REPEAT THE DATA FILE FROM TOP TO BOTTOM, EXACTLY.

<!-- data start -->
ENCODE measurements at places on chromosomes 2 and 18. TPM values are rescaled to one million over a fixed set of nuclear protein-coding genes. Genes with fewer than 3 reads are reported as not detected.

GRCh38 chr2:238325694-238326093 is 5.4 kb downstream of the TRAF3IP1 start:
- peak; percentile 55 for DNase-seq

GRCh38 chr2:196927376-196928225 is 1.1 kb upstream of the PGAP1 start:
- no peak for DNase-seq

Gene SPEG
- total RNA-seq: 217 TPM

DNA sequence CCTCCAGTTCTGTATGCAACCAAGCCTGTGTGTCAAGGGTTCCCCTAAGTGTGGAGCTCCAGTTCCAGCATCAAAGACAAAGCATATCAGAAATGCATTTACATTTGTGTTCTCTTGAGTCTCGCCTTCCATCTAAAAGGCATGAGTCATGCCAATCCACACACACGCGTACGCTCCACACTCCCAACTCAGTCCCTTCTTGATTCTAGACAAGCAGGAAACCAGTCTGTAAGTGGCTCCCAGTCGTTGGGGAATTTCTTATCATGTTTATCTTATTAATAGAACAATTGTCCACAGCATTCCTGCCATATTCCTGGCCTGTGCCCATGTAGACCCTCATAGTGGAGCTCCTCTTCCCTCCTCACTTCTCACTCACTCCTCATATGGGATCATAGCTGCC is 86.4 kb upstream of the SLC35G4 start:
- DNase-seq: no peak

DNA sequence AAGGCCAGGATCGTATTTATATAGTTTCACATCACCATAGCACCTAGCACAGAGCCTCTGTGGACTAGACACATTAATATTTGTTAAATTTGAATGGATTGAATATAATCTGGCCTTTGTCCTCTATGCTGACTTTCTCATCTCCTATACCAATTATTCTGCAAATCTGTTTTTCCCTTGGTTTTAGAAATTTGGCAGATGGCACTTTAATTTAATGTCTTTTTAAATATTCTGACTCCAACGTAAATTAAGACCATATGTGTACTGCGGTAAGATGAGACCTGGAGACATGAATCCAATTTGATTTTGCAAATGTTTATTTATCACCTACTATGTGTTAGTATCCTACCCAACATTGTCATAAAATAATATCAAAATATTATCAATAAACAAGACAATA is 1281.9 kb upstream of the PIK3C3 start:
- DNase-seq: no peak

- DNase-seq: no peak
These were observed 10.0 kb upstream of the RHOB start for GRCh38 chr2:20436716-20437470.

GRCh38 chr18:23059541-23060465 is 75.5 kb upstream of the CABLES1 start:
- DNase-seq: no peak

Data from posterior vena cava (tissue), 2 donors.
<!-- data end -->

ENCODE measurements at places on chromosomes 2 and 18. TPM values are rescaled to one million over a fixed set of nuclear protein-coding genes. Genes with fewer than 3 reads are reported as not detected.

GRCh38 chr2:238325694-238326093 is 5.4 kb downstream of the TRAF3IP1 start:
- peak; percentile 55 for DNase-seq

GRCh38 chr2:196927376-196928225 is 1.1 kb upstream of the PGAP1 start:
- no peak for DNase-seq

Gene SPEG
- total RNA-seq: 217 TPM

DNA sequence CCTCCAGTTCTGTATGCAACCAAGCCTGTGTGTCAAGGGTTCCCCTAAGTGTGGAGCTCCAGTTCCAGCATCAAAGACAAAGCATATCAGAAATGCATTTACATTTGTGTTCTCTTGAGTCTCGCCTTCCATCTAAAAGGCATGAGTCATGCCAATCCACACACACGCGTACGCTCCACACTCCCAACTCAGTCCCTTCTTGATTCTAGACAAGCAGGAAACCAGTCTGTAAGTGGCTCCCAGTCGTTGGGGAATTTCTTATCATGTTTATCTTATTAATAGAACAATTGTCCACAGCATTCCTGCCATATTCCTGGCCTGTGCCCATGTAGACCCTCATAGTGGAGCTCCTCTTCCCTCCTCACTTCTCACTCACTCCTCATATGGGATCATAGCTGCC is 86.4 kb upstream of the SLC35G4 start:
- DNase-seq: no peak

DNA sequence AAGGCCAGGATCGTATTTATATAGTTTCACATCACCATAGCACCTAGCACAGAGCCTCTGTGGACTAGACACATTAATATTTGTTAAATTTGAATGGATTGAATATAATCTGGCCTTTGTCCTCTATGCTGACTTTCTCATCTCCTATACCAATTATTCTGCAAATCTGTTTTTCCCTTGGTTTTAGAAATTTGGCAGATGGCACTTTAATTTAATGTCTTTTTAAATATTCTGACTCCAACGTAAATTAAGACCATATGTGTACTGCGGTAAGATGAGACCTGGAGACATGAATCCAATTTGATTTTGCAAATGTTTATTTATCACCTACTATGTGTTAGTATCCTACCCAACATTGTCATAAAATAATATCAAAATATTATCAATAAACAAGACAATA is 1281.9 kb upstream of the PIK3C3 start:
- DNase-seq: no peak

- DNase-seq: no peak
These were observed 10.0 kb upstream of the RHOB start for GRCh38 chr2:20436716-20437470.

GRCh38 chr18:23059541-23060465 is 75.5 kb upstream of the CABLES1 start:
- DNase-seq: no peak

Data from posterior vena cava (tissue), 2 donors.